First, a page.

The Running Man
In The Running Man, the USA has become a totalitarian state that punishes its convicts by forcing them to be hunted down on a reality TV show, the film's name sake. A big influence on franchises The Hunger Games and The Purge, Running Man was ahead of its time in its depiction of “reality TV” and the ruthlessness of the audience.
Arnold Schwarzenegger leads the charge as a man wrongfully convicted and eventually sent to die in 'The Running Man', where combatants face of gauntlet of mercenaries to fight for their freedom. The show itself is a gladiatorial mix of combat sports and public executions that serve as a distraction from the intense poverty people are living in. In this 2019, America has completely fallen by the wayside, with labor camps and a politico-corporate regime that is nigh-inescapable unless you happen to be a character played by Arnie.
Social media tribalism and the current US presidency may feel closer than any of us would like to this dystopia, but we aren't there yet, and we should be careful we don't get any closer.
A cyberpunk masterpiece, Katsuhiro Otomo's adaptation of his own manga, Akira, is one of the great science fiction movies. Set in a rebuilt neo-Tokyo, gang warfare clashes with government experimentation in a city filled with corruption and terrorism. A young biker gang becomes entangled with attempts to harness psychic energy, attempts that have already caused World War III and show no signs of stopping.
The fashion and technology in Akira are what many look to, and the sleek, '70s-inspired retro-futurism make neo-Tokyo a city you wouldn't mind visiting, if you can avoid getting caught up in the all the violence. There's a smoothness to everything that's very appealing to the eye, helped in no small part by the gorgeous colours and animation. All the talk of quantifying and somehow harnessing psychic energy is pseudo-scientific fantasy, but scientists grasping at powers they can't control at a government's behest, not learning their lesson despite the cost of millions of lives? There's very little fantasy about that.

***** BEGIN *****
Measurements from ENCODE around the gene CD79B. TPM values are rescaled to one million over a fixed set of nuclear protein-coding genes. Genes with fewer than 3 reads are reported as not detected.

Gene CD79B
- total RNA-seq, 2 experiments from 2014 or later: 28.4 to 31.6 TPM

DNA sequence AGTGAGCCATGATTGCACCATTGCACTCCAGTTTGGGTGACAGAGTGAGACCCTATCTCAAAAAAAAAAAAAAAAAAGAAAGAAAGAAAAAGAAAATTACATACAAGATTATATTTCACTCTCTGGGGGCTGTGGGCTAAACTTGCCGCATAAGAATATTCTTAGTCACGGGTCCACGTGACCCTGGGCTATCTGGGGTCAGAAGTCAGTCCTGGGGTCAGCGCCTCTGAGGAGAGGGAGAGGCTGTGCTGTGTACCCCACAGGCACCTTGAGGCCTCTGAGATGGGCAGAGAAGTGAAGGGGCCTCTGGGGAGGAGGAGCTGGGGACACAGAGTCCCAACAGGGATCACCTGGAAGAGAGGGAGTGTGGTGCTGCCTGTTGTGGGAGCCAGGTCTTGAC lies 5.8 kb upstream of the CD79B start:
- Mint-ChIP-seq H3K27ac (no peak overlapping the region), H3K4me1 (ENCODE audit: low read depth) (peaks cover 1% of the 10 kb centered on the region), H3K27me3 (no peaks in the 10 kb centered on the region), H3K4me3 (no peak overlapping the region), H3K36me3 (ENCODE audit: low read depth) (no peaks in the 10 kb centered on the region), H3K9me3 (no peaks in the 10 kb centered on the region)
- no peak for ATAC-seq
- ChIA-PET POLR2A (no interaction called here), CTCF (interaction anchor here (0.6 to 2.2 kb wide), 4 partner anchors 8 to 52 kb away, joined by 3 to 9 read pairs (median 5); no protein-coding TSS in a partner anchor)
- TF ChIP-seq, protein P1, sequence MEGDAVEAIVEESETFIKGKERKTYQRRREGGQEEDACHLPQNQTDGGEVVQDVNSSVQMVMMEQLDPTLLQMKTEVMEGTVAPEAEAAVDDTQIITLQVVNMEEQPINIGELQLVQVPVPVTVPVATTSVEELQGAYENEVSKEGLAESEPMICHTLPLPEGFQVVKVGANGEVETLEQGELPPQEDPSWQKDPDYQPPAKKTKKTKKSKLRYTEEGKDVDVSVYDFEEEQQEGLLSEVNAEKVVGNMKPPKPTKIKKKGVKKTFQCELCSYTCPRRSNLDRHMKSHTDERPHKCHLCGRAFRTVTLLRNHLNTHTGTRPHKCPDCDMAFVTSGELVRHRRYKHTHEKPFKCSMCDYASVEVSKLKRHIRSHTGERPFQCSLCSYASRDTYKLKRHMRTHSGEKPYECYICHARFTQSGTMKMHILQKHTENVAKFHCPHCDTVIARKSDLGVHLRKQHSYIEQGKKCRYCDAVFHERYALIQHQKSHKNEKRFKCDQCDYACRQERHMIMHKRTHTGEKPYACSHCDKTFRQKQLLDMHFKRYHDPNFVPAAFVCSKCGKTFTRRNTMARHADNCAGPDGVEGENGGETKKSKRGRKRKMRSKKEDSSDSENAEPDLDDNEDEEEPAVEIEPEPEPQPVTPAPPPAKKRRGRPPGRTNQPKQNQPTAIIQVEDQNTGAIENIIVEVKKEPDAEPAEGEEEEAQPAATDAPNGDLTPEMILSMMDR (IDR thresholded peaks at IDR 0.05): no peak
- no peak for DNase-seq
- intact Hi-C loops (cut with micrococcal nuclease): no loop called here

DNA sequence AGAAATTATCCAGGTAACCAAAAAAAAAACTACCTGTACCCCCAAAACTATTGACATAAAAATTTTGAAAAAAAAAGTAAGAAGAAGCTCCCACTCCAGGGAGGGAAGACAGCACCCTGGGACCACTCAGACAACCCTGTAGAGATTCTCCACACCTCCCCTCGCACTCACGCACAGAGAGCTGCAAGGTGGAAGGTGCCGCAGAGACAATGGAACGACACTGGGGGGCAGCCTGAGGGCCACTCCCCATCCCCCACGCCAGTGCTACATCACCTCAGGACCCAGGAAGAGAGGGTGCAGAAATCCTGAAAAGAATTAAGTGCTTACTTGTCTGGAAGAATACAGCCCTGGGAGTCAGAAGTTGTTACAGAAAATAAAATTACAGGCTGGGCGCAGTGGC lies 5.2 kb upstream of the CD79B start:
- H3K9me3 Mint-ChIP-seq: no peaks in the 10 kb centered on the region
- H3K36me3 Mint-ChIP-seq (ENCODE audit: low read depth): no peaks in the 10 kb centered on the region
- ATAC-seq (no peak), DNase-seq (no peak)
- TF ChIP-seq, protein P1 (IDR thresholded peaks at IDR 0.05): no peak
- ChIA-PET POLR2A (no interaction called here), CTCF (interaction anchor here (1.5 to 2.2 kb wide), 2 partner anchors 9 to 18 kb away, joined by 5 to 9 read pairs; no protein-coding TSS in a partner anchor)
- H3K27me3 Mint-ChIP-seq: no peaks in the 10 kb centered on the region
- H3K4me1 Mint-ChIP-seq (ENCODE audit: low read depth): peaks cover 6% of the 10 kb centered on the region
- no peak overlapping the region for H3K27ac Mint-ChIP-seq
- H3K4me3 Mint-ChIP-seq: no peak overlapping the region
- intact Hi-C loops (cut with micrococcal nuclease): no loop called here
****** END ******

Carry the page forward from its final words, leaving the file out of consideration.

Easily one of the most chilling and hard-to-watch post-apocalyptic movies ever made, John Hillcoat's The Road is a desperate tale of a father and son taking it day-by-day in the wasteland, and is a disturbing thing to sit though. Adapted from Cormac McMarthy's novel of the same name, The Road takes place after a global catastrophe has happened and the world just kept spinning, leaving the few survivors struggling across a barren landscape.
Every time you think The Road cannot get bleaker, it does. Viggo Mortensen and Kodi Smit-McPhee deliver career-best performances as the man and boy who are forced to navigate the desolation. After years and years, supplies are wearing thin, finding decent people is getting harder and harder, and the depths of the indecent are getting lower and lower.
Though we're not facing the apocalypse quite yet, there's a lot to relate to between our 2019 and The Road's. Just like in the film, the one thing we must cling to is that goodness can and does exist, no matter how small, and it's always worth fighting for.